Moving on to the comments of our two respondents, which I will take in order.  Professor Gianoutsos’s principal criticism is that I too unilaterally identify the Reformation as the distant source of our present condition, “the only plausible culprit that destroyed a harmonized, Christian society,” and therefore ignore other important causal factors that have contributed to the world as we know it today.  First of all, as she implies elsewhere in referring to “the significant problems and abuses of the Medieval Church,” “harmonized” is hardly an adjective that characterization of pre-Reformation Latin Christendom.  The “late medieval church’s many real, pervasive, and undeniable problems” (85), as I write in Chapter 2, are part of my explanation of long-term historical change no less than the doctrinal disagreements and religio-political conflicts of the Reformation era.  The disruptions of the Reformation era are the key, not the claims and actions of Protestant reformers per se—and although the early modern conflicts followed from the rejection of the Roman church, that rejection was as successful as it was because of the church’s egregious, long-standing problems. 

            The more fundamental difficulty with Professor Gianoutsos’s criticism, however, is that it misses my point about why the Reformation was so consequential: because Christianity in the early sixteenth century was not “religion” in the modern sense, but sought to inform and influenced, for better or worse, every area of human life.  Therefore a rejection of the authority of the institution behind that influence was bound to affect all those areas of life—which the Reformation did.  Professor Gianoutsos’s implicit distinction between “the Reformation” and “several different phenomena related to the Reformation” seems to suggest that “the content of intellectual debate and practice in the Reformation” can be separated from the way in which disagreements about true Christianity “divided Europe, created an authority crisis, and instigated often brutal wars.”  I don’t think they can, and my book shows how they’re related.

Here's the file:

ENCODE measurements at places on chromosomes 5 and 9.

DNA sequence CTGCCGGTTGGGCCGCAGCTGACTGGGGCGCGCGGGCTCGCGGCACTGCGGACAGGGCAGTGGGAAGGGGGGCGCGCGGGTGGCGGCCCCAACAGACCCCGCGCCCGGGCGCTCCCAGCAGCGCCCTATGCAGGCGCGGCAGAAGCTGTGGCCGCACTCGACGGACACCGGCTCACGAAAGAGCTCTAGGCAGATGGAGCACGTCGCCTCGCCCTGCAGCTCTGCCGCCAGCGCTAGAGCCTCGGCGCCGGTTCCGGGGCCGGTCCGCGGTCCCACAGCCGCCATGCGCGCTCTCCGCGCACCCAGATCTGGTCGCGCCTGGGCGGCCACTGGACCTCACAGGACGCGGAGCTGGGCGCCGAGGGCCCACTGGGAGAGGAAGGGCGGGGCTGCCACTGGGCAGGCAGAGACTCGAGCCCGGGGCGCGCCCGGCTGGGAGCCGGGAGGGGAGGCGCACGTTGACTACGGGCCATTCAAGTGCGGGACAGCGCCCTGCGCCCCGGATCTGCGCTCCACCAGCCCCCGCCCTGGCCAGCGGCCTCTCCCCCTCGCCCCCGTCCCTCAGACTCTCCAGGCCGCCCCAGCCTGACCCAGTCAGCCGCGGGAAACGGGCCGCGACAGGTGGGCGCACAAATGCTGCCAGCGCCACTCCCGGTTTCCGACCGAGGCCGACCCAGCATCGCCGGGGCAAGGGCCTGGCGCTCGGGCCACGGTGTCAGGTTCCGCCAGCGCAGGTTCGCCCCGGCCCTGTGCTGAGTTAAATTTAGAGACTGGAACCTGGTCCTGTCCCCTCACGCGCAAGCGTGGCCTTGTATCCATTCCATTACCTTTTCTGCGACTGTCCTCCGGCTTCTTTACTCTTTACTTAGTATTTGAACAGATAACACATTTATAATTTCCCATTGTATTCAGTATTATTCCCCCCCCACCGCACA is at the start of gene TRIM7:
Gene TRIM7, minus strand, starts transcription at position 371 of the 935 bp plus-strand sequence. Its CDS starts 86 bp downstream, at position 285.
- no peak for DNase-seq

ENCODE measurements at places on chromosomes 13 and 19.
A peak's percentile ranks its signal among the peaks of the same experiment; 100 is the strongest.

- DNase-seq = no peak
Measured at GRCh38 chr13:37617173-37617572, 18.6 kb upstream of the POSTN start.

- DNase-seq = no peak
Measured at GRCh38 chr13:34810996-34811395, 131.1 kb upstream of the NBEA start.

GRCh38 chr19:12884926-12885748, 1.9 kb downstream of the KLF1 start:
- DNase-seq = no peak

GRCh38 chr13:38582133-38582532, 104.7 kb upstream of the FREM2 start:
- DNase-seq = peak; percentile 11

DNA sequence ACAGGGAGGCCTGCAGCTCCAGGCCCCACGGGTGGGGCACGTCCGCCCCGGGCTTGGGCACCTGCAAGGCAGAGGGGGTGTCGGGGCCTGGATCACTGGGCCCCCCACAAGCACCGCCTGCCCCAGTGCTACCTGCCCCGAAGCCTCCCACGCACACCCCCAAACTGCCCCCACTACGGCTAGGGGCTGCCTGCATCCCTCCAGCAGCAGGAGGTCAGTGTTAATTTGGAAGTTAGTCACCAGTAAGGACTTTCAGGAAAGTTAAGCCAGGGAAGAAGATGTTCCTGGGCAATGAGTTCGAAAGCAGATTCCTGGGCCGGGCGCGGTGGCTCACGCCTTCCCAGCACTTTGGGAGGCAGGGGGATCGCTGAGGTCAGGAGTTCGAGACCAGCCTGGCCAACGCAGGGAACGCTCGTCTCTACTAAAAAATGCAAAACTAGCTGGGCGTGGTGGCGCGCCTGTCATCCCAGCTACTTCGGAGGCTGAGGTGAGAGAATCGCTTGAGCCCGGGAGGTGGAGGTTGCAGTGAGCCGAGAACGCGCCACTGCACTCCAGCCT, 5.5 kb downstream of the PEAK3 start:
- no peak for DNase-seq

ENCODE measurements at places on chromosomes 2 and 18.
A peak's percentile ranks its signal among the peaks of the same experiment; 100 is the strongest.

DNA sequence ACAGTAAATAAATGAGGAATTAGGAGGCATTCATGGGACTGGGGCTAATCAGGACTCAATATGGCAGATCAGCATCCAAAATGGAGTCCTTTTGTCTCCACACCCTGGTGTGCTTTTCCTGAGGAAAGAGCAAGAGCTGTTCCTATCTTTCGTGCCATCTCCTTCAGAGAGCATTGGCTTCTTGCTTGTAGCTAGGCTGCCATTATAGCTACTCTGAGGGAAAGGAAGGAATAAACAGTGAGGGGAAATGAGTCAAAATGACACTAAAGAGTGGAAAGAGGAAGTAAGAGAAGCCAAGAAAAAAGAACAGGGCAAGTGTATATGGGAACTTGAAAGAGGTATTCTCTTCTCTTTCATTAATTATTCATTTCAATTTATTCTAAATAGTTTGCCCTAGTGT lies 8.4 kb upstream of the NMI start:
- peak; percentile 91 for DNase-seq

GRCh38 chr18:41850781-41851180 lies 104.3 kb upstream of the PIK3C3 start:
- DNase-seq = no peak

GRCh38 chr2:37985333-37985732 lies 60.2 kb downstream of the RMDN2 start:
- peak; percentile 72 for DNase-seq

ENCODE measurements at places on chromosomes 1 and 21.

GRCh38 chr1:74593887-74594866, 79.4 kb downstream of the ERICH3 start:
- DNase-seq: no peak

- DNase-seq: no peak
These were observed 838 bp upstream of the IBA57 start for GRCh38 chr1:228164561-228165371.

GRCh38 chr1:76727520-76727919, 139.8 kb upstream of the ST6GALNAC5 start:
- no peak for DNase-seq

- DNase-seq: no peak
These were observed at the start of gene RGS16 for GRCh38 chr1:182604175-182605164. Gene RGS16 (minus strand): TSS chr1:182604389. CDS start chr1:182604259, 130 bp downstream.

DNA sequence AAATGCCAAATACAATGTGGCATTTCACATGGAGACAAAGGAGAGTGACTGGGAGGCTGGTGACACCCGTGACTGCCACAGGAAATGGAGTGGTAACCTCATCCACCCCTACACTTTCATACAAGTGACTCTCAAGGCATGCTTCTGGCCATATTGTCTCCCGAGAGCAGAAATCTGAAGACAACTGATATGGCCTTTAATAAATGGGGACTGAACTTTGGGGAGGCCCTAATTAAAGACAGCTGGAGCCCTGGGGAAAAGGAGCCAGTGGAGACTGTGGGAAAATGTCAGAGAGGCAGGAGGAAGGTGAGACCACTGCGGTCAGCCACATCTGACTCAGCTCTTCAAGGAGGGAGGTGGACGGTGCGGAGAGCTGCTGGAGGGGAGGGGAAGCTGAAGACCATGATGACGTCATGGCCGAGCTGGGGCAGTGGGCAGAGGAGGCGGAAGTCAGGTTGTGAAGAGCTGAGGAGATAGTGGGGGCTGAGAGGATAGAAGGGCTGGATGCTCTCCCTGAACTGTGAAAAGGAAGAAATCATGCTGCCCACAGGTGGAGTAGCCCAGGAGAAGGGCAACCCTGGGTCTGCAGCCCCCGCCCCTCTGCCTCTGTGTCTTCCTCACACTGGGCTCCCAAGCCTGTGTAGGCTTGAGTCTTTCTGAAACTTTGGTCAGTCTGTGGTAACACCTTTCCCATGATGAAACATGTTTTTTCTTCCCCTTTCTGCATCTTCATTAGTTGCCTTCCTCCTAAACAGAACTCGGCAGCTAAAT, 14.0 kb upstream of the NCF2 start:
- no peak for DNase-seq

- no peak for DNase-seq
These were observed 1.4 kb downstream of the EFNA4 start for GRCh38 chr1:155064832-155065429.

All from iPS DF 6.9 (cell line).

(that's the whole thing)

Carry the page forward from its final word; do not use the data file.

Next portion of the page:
Without question, an additional chapter on forms of communication that included the impact of the printing press, as well as a chapter on the relationship between Europe and hitherto unknown peoples in the Americas and Asia—two of the additional six chapters, incidentally, that were originally part of the book’s conception—would have enriched it.  But would they have changed the basic argument, or have identified important influences on the shaping of our world that were separate from the Reformation’s influence?  I think not. They would rather have strengthened the book’s argument by showing, for example, how the early German Reformation radically altered the already thriving medium of print, providing a medium for polemical theological controversy on a vast scale that lasted throughout the Reformation era and beyond.  Print crucially helped to spread the rival truth claims, whether religious or secular, that are central to my argument.  So too, although Spanish and Portuguese commercial and missionary efforts began prior to the Reformation, starting in the 1550s with French Huguenot efforts in Brazil, the story of early modern European expansion is simultaneously one of “exported confessional conflict” (to use the felicitous phrase of Anne McGinness, a recent Notre Dame Ph.D.)—between France and Portugal, between Spain and the Netherlands, between England and France, and so on.  Deep into the eighteenth century, European colonial commerce and colonialism were thoroughly intertwined with confessional rivalries. 

To criticize my argument one would have to show that Christianity on the eve of the Reformation, for better or worse, really was not all that important for intellectual life, social relationships, the exercise of power, economic exchange, ethics, or universities.  More than half a century of scholarship by medievalists have made clear that it was, which is why I make use of it in my book.  Indeed, the ways in which Christianity was so influential was partly what outraged the reformers who rejected the Roman church.  That is why the Reformation is the crucial watershed without which we can’t understand the world we’re living in today, however we evaluate it.  None of this, in my view, has anything to do with whether Protestant readers might not like the book.  Catholic readers might not like the way I call attention to the problems of the late medieval church, or the unresponsiveness of popes to the intellectual challenges posed by modern knowledge.  The point is that the past has made the present what it is, whether we like it or not.  The possible objections of certain readers are never sufficient reason, in my view, to pretend otherwise.  There are countless things about the past I wish were different; wishing doesn’t change them, and ignoring them simply diminishes one’s own understanding of and in the present.  Historical arguments must always be criticized by pointing out problems with the interpretation or neglect of evidence, not because of readers’ preferences for a more congenial, user-friendly past.